Saturday, October 10, 2009
Maybe California's chief justice just forgot what he's supposed to do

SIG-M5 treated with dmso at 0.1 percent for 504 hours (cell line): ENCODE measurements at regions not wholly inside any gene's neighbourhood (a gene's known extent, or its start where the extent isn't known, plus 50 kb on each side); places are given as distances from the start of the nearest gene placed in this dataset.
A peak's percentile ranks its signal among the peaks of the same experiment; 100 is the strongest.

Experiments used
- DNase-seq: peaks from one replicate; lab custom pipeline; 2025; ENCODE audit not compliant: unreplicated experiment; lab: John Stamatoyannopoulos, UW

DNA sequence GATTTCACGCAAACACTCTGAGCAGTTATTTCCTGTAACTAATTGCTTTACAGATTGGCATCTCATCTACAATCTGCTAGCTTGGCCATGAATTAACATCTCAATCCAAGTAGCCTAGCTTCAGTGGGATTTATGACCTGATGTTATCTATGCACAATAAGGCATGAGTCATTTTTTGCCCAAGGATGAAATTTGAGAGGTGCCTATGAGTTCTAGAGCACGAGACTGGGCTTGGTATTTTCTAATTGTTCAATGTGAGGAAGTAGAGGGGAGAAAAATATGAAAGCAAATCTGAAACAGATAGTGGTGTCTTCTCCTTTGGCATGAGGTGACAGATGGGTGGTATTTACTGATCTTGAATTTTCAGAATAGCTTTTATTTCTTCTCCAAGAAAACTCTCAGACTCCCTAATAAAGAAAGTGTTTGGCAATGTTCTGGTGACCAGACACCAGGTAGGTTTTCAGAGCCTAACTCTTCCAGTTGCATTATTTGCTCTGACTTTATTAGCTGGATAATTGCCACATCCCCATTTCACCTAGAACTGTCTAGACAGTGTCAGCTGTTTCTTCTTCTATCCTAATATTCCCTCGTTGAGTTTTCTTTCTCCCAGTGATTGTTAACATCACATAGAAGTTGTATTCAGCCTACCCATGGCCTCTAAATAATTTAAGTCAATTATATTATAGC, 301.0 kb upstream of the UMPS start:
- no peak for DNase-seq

Everybody has had the pleasure of dealing with government employees who don't seem to remember that they work for us, the citizens. But it's rare to get that attitude from a guy at the top. Today's subject, of course, is Saturday's remarks by Ronald George, the chief justice of the California Supreme Court, who was harshly critical of the state's initiative process in a speech in Massachusetts, according to the New York Times. Speaking to the American Academy of Arts and Sciences in Cambridge, an independent public policy think tank founded in 1780 by the leaders of the revolution against England, George said California's initiative process had "rendered our state government dysfunctional." Well, it certainly takes one to know one. This guy works for the government -- if the system functions badly, he's probably one of the main reasons because he's one of the most powerful officials. George was especially critical of California's two-thirds vote requirement to pass a state budget, a deadline that the legislature has missed repeatedly in recent years. No wonder. If the state doesn't have a budget, George and his colleagues might not get paid. And they do get paid, nearly $200,000 each per year. But who can even imagine how much nerve it takes to publicly denounce the very laws you're sworn to enforce. George said the two-thirds requirement was perhaps the "most consequential" impact of the referendum process because it limited "how elected officials may raise and spend revenue." But it's not difficult to understand why: the citizens don't trust their elected and non-elected officials. “California’s lawmakers, and the state itself, have been placed in a fiscal straitjacket by a steep two-thirds-vote requirement — imposed at the ballot box — for raising taxes,” George said. But these restraints are of officialdom's own making. If state officials could be trusted to take care of business without screwing up -- in 2009, the budget was passed so late that California had to issue IOUs -- the voters would not have to resort to the initiative procedure to get things done. A spokesman for Gov. Arnold Schwarzenegger declined to comment on the chief justice’s speech, the Times said.